• Skills risk. As more tasks are outsourced to generative AI, an organization’s human capabilities may wither in certain areas.
  • Ethical risk. Companies will want to be sure that their ethical codes and ESG frameworks are reinforced — not undermined — by generative AI.
  • Quantity risk. As the number of generative AI tools explodes, evaluating their security vulnerabilities may become more costly and time-consuming.
  • Compliance risk. Smaller firms with fewer resources may face a greater burden from AI regulation. And pilot attempts to reduce that potential burden — by creating a marketplace for standardized compliance certifications — are probably still at least a year or two away from scalability.
  • Verification risk. The short track record of many firms developing generative AI may make it even harder to assess the reliability of their products.
  • No one-size-fits-all factor. The risks of using generative AI will vary from organization to organization — such risks will generally be greater for a defense contractor than for an ice cream shop, for example.

Dealing with employees’ use of generative AI 

  • Strive for a middle ground. Total bans on the use of generative AI are unrealistic and will be difficult to enforce. But a complete absence of rules will exacerbate many of the aforementioned risks.
  • Legal and regulated. Encourage experimentation and innovation within clear parameters. And create approval/rejection processes for isolated employee use cases outside those parameters.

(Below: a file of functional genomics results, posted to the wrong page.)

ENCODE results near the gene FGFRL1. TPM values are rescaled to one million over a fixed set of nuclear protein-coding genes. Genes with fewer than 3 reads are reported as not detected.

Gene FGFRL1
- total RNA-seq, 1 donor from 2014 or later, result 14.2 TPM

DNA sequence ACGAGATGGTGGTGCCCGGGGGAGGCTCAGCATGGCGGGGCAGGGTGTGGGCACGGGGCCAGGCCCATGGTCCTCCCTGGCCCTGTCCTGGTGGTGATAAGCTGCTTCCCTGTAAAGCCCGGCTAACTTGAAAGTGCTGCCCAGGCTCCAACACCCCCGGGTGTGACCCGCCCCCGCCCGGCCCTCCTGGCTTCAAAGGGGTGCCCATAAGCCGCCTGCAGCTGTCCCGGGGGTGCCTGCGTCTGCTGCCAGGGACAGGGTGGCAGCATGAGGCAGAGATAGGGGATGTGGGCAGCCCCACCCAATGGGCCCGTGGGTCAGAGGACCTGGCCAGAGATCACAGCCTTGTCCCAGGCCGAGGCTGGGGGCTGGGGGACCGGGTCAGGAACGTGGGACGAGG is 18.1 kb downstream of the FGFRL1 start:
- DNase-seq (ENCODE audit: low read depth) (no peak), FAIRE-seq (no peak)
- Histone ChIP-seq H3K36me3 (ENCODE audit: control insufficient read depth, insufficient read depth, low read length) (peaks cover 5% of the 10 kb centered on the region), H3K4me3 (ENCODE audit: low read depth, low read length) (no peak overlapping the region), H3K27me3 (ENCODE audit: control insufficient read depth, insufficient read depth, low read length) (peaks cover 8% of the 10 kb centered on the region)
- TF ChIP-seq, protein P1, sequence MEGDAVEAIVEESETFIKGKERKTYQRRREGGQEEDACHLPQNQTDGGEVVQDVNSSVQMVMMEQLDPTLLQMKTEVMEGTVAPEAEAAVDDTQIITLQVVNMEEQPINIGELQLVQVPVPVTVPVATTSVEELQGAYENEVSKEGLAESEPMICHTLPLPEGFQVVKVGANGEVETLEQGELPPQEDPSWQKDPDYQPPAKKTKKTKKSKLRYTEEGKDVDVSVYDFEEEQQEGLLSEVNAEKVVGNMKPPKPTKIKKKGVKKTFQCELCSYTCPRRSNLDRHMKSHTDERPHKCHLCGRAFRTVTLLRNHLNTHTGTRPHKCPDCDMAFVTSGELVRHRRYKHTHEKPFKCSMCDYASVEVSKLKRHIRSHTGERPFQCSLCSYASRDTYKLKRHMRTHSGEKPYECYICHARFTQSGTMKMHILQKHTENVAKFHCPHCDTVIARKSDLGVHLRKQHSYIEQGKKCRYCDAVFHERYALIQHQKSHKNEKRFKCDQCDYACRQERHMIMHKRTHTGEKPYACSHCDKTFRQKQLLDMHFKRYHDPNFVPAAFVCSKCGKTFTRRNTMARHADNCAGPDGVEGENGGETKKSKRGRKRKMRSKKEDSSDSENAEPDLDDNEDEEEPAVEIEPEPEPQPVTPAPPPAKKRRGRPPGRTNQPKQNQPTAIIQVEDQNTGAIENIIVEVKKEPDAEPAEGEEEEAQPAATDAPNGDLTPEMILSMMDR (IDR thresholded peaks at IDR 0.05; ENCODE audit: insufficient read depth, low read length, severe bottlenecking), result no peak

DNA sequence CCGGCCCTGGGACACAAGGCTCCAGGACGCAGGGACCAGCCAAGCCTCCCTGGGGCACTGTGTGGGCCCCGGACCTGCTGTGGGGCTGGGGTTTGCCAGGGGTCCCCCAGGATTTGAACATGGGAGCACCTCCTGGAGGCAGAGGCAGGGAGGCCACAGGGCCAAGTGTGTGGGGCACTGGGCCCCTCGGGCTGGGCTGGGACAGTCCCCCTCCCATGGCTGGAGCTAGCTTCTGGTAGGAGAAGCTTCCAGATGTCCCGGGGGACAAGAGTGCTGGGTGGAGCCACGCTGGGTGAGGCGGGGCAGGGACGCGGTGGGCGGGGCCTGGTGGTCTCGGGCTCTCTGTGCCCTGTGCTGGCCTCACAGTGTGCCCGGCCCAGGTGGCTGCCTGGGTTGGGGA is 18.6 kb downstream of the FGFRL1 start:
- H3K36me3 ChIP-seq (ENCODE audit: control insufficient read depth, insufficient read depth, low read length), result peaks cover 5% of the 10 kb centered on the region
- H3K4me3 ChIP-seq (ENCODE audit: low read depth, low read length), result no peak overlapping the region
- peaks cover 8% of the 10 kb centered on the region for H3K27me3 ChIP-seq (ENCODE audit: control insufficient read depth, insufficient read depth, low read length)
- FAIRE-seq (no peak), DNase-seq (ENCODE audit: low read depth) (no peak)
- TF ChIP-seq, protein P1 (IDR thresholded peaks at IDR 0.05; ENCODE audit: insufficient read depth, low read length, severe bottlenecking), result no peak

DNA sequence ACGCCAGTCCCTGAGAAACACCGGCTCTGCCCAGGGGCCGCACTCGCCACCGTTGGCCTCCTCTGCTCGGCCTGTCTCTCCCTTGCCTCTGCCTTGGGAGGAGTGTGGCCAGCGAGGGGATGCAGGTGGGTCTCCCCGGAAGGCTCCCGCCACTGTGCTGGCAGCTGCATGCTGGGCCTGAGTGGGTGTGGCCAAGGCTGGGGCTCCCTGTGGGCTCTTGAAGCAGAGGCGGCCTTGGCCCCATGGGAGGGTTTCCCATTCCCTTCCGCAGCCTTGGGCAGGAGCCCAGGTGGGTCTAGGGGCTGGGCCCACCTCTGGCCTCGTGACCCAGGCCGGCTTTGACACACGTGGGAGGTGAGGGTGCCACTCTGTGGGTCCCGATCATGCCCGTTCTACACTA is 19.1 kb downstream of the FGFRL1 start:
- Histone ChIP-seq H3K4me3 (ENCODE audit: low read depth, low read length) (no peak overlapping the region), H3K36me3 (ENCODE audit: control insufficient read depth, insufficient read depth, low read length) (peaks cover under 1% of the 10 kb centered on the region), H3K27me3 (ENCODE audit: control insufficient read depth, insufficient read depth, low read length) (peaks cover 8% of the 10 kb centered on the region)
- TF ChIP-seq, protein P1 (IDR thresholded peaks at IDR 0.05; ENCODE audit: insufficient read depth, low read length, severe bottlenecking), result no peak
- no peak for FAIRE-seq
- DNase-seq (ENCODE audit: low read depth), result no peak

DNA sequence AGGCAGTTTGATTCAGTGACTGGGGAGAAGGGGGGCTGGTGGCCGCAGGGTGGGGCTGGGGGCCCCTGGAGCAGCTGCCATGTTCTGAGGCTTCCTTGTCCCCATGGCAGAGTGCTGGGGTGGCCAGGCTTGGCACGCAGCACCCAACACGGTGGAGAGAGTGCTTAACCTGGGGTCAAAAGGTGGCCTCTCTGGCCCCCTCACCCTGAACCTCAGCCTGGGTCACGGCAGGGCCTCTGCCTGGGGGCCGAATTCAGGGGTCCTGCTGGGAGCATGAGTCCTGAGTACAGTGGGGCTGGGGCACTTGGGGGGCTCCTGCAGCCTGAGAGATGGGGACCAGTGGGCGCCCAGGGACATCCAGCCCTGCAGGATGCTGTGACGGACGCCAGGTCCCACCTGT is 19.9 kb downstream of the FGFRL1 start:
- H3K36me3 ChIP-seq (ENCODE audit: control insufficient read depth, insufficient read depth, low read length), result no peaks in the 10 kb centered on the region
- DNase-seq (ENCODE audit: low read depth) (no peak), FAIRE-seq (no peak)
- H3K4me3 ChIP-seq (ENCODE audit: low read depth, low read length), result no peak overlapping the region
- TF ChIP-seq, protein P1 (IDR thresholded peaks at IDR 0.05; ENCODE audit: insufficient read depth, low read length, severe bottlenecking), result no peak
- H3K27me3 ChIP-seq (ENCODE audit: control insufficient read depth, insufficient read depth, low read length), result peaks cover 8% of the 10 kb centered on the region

Dealing with customers and regulators

  • Adopt guardrails. Thoughtful processes and procedures are needed to reduce the risks associated with generative AI, as well as to respond to customers’ and regulators’ inevitable demands for appropriate guardrails. 
  • Create guardrails holistically. When developing AI governance, seek input from cross-functional teams and consider developing an organizational “code of AI ethics”.
  • Monitoring and sanctions are essential. If guardrails are to be effective, employees who break the rules must face consequences.
  • Sit at the table. Proactively engage and educate legislators and regulators (many of whom lack extensive business and tech expertise) to discuss the benefits and risks of generative AI. Remember: if you’re not at the table, you’re on the menu.
  • Look in all directions. Different AI regulatory frameworks are already under discussion, at both the state level (such as in California), the national level (Italy temporarily banned ChatGPT), and the supranational level (EU).
  • Big regulatory trend #1. Governments are considering both how to apply existing laws to regulate AI — such as those that deal with data privacy and cybersecurity — and how to create new AI-specific regulations.
  • Big regulatory trend #2. Governments are expanding their focus beyond the micro risks of AI (such as discrimination) to also consider the macro risks (such as financial instability).